Each week financial adviser and international best-selling author Noel Whittaker answers your questions. email@example.com
My wife is 53, does not have super and does not work. She gets $50,000 a year from a family trust. If she pays $20,000 of that into a super fund, can she claim a tax deduction for that amount?
As she is under 65 she can contribute to super, and because no employer is making contributions for her, she is eligible to claim a tax deduction of up to $25,000 a year. Just keep in mind that such concessional contributions are subject to an entry tax of 15 per cent.
I am aged 70 and plan to retire at the end of this year. My wife, aged 67, is retired. We have combined super of $800,000, shares outside super of $320,000 and $50,000 in term deposits. We own our home worth $1.2m and have no debts, however it appears our assets exceed the aged pension limit. I intend to draw a 1/12 super pension, $67,000 a year to live on, have interest and franking credits of $8000 a year for holidays and capital items, and reinvest dividends to grow the share portfolio. Am I on the right track?
You are certainly on the right track, and you may well find that you will start to qualify for a part aged pension as the eligibility thresholds increase due to inflation, and your capital starts to run down. Of course, if your portfolio increases because of good market returns, as well as the strategy of reinvesting income, you may well remain a self-funded retiree for the rest of your life. Just make sure you keep at least two years' planned expenses in cash so you will not be forced to cash in good shares when the market is having one of its normal downturns, and also take advice about estate planning in respect of wills and enduring powers of attorney.
I am 59 and recently retired. My preservation age is 55 and my vesting is 100 per cent. How much of my super can I access without incurring a charge or paying tax on the withdrawal - I am under the impression I can withdraw the total amount. My super fund says I can withdraw a maximum of $180,000 only, and the balance after I turn 60, otherwise I have to pay tax on the balance if I withdraw before 60.
Your super fund is spot on - until you reach 60 only the first $180,000 of the taxable component can be withdrawn tax-free. I wonder why you wish to quit the superannuation system -make sure you check out the taxation position before you make any decisions. Unless your balance is relatively small, you may be better to leave the money inside super as long as possible. Remember, money inside super is not counted by Centrelink until you reach pensionable age.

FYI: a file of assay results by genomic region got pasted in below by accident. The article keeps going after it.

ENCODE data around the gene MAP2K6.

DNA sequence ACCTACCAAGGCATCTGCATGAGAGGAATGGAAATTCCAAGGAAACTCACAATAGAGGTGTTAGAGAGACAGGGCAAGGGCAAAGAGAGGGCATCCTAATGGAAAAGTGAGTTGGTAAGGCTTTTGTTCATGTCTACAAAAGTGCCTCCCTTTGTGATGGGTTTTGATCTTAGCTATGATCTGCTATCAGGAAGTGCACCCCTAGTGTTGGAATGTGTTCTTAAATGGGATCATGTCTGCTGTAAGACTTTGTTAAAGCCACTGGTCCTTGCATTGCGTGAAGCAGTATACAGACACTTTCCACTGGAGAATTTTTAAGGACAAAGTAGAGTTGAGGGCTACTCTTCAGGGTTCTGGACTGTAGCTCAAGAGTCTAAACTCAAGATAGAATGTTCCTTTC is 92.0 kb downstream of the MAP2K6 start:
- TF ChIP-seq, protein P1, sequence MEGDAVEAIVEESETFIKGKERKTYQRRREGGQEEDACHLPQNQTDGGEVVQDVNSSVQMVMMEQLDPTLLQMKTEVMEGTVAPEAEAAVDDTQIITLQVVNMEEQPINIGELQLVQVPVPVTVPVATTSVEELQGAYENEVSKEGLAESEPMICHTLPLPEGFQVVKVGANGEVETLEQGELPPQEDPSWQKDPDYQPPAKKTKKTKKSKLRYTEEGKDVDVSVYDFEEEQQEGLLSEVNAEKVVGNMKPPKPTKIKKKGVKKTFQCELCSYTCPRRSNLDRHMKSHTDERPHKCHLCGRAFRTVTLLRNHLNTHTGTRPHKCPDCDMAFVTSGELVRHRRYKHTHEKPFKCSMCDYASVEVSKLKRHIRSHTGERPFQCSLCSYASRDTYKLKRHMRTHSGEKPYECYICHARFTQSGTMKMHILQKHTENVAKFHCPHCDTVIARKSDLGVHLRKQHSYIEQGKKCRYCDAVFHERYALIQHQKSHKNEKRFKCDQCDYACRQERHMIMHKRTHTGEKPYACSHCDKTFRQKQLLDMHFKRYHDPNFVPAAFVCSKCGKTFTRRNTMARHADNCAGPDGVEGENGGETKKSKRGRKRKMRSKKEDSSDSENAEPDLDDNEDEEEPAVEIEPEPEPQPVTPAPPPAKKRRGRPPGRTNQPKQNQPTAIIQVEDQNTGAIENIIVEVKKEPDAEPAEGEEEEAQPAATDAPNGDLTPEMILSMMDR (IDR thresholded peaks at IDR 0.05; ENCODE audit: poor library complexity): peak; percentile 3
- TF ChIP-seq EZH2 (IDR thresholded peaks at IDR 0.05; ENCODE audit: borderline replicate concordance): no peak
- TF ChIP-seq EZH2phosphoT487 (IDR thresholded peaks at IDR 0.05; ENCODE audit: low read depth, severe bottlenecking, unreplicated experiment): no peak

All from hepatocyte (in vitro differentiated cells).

When cash fixed interest investments are compared with balanced super fund investments, historically a balanced fund has significantly outperformed cash in the long term because of the effect of inflation and tax on the cash investment. However, if a retiree invested in cash and his taxable income did not exceed the tax-free threshold and interest was reinvested, would he be much worse off than keeping the investment in super, where returns are subject to 15 per cent tax, fees, and volatility?
For most retirees tax should not be an issue - all their assets within super are tax-free once the fund is in pension mode, and the generous Senior Australian Pensioner Tax Offset makes assets outside super tax-free for most. Therefore, the issue turns on which asset class will produce the best gross return - cash or shares. From my experience, money in shares wins hands down every time over the long term, especially when franking credits are taken into account. Remember to stay diversified and take good advice if you are still unsure.
My husband and I, aged 76 and 74, have been advised to change our individual shareholdings to joint names to make the transfer of ownership on the death of one partner more straightforward and to prevent triggering capital gains tax. Do you agree with this advice and, if so, how simple is it to arrange such transfers? Between us we have 21 shareholdings we would merge.
Any assets moved to joint ownership now will trigger capital gains tax immediately, but unless you have a family that intend to fight your will, I don't see that you have a big problem. If the will leaves the assets to the surviving spouse, that person will inherit the shares at the cost base of the deceased.
Share trust an option for young saver
I am a 17-year-old male who left school a bit over a year ago. I have an average income of $350 a week. I have managed to save $10,000 and have no debt. I was wondering what I should do with the money I've saved - should I invest into a small block of land or into the stock market?
It's almost impossible for a person under 18 to legally buy assets such as property and shares, but you should congratulate yourself on the mature attitude you have taken to building wealth. Remember, at this stage in your life it is not the amount you invest as much as the habits you get into. I suggest that once you turn 18 you start off with a small investment in an Australian share trust. You could add to it each month basis and cash it in if you need money for a car or a trip.